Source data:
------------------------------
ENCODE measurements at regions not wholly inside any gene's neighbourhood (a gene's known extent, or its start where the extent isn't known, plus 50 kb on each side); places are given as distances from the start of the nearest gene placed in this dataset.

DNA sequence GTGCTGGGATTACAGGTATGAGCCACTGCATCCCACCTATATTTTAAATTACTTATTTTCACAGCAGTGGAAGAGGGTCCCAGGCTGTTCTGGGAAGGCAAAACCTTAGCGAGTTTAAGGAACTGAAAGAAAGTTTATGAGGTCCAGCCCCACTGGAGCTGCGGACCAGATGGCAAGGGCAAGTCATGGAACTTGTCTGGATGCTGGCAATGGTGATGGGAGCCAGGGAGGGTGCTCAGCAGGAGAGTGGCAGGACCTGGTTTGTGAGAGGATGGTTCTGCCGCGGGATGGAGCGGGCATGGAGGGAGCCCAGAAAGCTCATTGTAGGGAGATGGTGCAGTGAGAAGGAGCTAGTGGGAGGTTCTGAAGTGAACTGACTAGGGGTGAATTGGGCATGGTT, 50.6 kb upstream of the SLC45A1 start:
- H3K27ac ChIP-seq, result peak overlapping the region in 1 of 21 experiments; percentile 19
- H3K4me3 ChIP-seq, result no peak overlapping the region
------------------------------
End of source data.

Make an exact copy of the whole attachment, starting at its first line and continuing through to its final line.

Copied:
ENCODE measurements at regions not wholly inside any gene's neighbourhood (a gene's known extent, or its start where the extent isn't known, plus 50 kb on each side); places are given as distances from the start of the nearest gene placed in this dataset.

DNA sequence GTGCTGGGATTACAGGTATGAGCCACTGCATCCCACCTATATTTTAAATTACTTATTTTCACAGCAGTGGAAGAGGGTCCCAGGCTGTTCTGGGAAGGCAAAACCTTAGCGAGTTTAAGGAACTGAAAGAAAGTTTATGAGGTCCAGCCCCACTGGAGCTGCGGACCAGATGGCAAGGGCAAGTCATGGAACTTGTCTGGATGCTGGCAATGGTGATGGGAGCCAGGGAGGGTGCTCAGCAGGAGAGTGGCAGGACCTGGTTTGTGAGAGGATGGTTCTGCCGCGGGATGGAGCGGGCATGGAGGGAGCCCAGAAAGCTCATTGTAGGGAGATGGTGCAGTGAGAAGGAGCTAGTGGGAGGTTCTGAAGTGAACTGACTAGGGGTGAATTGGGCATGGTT, 50.6 kb upstream of the SLC45A1 start:
- H3K27ac ChIP-seq, result peak overlapping the region in 1 of 21 experiments; percentile 19
- H3K4me3 ChIP-seq, result no peak overlapping the region